Most people familiar with Texas State Senator Wendy Davis are also familiar with her 11-hour filibuster this past June in which she defended late-term abortion. But, what many people don’t know, is that wasn’t her first filibuster. Back in 2011, Davis took to the floor of the Texas Legislature to try and prevent public schools from losing billions of dollars. One would think that, after speaking for hours on the subject, Davis would be an expert on improving education. Like her stance on abortion, however, her education platform puts her on the wrong side of history.
Davis ‘s education filibuster successfully raised her profile, yet also managed to delay SB 1811, which contained a funding plan for the public school system. Because of the stalling, Gov. Rick Perry indirectly called her a “show horse.” Davis’s misguided education efforts didn’t stop there. Today, she is pursuing a plan that would reflect the oppressive federal mandates apparent in other states. Breitbart Texas reported on the specifics:
Davis sputtered promises of being pro-collaborative partners, pro-dual college credits, pro-charters but anti-vouchers. Pro-less testing, pro-government technology initiatives, pro-merit pay and is all for forgiving college loan debt to those in the top 20 percent of students in their class who go onto college to become teachers.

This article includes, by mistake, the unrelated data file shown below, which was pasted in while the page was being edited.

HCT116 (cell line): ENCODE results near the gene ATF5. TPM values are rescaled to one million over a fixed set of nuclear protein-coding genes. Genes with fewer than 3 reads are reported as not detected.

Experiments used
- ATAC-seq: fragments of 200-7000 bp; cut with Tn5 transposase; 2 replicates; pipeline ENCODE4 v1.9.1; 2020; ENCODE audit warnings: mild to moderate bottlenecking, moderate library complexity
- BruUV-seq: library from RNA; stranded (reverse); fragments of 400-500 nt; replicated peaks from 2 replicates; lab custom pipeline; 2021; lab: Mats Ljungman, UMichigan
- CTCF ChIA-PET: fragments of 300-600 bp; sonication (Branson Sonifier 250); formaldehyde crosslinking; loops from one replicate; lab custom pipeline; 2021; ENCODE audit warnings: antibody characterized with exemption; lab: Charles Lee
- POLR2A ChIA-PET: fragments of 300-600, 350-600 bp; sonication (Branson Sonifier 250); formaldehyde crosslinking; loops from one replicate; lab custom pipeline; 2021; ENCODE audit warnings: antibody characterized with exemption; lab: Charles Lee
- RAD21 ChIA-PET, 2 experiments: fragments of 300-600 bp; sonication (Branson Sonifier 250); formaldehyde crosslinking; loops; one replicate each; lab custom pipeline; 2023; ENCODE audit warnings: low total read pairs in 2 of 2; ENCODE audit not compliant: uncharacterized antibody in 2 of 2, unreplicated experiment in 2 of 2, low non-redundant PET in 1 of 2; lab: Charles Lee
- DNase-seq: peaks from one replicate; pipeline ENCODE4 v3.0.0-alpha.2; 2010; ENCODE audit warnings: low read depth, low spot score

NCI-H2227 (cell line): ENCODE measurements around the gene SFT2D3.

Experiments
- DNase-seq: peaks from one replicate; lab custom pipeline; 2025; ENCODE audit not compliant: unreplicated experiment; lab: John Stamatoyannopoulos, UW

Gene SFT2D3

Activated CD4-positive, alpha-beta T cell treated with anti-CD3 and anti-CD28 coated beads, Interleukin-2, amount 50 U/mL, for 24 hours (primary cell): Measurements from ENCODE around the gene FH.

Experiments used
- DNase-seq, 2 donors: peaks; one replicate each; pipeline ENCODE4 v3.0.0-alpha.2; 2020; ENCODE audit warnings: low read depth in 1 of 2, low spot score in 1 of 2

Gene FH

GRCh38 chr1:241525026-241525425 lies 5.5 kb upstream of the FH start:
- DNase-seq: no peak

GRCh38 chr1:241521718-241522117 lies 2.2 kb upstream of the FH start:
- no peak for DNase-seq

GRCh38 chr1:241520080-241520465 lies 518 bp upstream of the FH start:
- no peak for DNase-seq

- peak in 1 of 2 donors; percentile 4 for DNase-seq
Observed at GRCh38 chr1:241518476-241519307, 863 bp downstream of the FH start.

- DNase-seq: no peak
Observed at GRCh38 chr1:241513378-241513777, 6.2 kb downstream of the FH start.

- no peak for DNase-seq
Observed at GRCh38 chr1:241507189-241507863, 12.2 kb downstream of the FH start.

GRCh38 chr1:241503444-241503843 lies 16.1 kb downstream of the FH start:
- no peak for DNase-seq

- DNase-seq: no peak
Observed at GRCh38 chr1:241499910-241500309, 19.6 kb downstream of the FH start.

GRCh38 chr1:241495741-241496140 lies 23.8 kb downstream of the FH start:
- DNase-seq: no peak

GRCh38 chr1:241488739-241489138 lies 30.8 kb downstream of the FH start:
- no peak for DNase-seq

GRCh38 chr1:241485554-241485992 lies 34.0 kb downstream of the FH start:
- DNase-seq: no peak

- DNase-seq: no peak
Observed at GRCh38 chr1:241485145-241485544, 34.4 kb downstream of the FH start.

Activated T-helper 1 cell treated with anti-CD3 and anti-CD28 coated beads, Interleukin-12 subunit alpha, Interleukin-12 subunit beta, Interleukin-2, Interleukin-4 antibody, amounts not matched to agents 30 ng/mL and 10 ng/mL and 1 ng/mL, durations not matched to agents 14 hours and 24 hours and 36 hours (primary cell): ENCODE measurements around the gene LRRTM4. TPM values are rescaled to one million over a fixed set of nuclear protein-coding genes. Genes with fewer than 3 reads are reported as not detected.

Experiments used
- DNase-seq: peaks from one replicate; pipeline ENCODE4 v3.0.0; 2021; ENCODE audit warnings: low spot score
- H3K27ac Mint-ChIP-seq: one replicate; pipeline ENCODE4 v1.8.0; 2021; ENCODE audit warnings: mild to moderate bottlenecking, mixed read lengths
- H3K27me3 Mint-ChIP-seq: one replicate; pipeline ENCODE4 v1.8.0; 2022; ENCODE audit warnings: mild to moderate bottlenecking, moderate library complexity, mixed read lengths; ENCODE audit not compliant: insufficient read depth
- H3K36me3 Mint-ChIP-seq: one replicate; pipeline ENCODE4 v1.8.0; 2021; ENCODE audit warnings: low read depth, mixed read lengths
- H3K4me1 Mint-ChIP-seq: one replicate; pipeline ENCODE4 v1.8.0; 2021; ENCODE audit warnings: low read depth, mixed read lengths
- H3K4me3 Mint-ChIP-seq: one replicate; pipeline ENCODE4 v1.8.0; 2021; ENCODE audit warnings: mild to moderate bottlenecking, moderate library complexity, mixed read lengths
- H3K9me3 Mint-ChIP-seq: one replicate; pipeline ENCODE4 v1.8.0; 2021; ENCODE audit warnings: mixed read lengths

She didn’t quite elaborate on how her plan would also come at taxpayers’ expense. Texans for Greg Abbott exposed her burdensome policy in an ad called, “Spending, Not Solutions.” Although Davis hasn’t said how much her proposal would cost, she did admit “it’s not cheap.”
Once again, it’s her opponent who gets it right. Attorney General and GOP gubernatorial candidate Greg Abbott is introducing education policies that would benefit, not burden, his fellow Texans. For example, he is intent on improving pre-Kindergarten before expanding it to a full day. Here’s how he justified his common sense approach:
"Without a firm foundation, cracks often appear in later years. The foundation of education is grades K-3. If we want more children graduating from high school - if we want to elevate our students’ success--we must ensure our students start with a solid foundation in K-3. The cement that solidifies that educational foundation is reading and math."
In addition to raising the standards of early education, Abbott wants to give schools the flexibility to achieve those standards:
"We will no longer patch the cracks in our education system every few years. Instead, we will achieve lasting results by giving our schools and families the tools they need to create a solid foundation for learning in Pre-K 4 through grade three and then building on that foundation, all the way through graduation from high school. We will cultivate a culture of aspiration and achievement. That means setting expectations of excellence for our children, our teachers, our principals and our parents, and then giving educators the flexibility to achieve them.”
So, do Texans choose a plan that would cost them a not-so-pretty penny and make them dependent on federal mandates, or another that would give them the opportunity to pave their own path to educational success?
Davis keeps giving Texans reasons to vote for her opponent.